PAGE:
My grandma used to make these sour milk pancakes on the farm. They weren’t thick and fluffy. They were thin, more like crepes, the way we all liked them, buttery white with delicate patterns where the batter crisped in the cast iron skillet. In the fall, she tucked in green apple slices or onions, or thanks to an odd preference of Grandpa’s, both at the same time. Slathered in butter, but sparingly dolloped with only a drop or two of syrup, they went best with pork sausage fried dry on the outside.
Sometimes I dream about those pancakes.
The sad truth is that Grandma’s kitchen produced flavor combinations lost to the eddies of time. Pasturized milk doesn’t sour like the fresh harvest from a friendly cow, and the old fry pan is long gone.
The lard cracklins we munched, the homemade bread with jelly, the scrambled eggs with milk and cheese, ingredients manufactured within a stone’s throw of the doorstep. Most of it only lives in memory.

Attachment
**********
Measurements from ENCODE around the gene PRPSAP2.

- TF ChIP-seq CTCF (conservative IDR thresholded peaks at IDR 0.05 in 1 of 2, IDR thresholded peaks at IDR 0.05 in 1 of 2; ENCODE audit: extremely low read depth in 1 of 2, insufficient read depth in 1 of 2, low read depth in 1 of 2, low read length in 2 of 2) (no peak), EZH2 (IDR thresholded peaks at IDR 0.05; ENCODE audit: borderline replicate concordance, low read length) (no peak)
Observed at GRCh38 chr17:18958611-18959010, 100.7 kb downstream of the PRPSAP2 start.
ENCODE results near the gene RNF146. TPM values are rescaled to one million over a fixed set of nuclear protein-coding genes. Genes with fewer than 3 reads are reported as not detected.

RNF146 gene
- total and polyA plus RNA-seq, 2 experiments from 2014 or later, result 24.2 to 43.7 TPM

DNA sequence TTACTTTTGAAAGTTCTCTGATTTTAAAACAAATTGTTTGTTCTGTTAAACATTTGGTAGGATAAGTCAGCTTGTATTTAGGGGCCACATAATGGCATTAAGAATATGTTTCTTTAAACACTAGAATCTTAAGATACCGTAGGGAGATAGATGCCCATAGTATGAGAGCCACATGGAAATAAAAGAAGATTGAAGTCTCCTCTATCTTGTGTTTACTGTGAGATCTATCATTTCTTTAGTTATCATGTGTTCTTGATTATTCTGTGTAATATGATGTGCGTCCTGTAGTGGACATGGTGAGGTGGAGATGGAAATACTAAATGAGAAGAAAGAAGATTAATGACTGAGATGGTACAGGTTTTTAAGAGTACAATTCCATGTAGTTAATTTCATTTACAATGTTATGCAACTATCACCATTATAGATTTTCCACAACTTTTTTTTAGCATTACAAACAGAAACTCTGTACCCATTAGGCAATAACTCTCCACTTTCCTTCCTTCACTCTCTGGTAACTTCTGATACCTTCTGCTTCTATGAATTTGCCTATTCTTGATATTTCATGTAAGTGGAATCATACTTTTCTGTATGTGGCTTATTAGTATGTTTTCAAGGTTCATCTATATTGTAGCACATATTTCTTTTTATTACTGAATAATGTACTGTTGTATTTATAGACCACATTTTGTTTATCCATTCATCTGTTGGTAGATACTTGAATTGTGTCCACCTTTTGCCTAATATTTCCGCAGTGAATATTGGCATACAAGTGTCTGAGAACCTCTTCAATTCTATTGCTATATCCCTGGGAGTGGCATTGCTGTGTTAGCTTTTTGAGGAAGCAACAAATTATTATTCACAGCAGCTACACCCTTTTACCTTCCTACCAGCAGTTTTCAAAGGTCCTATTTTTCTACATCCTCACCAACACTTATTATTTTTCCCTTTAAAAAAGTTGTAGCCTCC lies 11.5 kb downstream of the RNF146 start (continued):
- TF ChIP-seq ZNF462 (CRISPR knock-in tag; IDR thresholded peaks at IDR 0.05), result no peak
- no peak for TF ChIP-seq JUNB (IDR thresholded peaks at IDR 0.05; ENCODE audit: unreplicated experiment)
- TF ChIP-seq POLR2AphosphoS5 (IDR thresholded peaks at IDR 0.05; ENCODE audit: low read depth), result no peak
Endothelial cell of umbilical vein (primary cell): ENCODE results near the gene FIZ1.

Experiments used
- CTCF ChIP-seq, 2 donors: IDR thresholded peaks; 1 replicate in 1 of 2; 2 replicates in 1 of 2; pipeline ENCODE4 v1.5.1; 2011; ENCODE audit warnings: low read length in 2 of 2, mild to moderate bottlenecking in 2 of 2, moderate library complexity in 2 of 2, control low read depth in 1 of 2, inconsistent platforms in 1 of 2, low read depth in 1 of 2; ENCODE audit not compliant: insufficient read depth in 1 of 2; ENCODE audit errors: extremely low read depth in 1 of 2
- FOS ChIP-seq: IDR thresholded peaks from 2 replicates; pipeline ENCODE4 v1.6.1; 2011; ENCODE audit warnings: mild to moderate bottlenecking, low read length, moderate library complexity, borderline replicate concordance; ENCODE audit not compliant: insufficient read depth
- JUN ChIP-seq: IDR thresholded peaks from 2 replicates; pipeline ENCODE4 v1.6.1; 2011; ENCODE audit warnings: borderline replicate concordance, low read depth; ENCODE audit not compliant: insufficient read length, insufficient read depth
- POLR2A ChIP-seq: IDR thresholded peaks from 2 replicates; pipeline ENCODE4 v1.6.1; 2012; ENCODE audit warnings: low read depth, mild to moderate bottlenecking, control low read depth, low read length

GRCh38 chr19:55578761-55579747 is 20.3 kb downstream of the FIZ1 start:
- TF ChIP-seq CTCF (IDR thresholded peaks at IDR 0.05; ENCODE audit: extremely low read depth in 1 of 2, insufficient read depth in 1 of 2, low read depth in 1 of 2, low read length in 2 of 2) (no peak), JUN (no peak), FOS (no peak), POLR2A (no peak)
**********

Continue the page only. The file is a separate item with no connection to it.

Gina’s grandma had the same kind of kitchen. Unique, with its own combination of recipes and tradition, quirks and happy accidents that added indescribable nuance to everything produced there.
I remember joining her family for Sunday dinner once before we were married, and I marveled at the meringue on a sour cream raisen pie. I’d never tasted such an odd, but deliciously perfect confection. And, like those pancakes I grew up with, I never will again.
The people we grew up around had a deep understanding of food. Fully invested, they knew how to raise it, how to enjoy preparing it, definitely how to relish its consumption. And man, could they pack it away.
Today, in an urban, more world-oriented culture, we can choose from a wider menu, it’s true. But it’s debatable whether or not we experience a wider variety of flavor.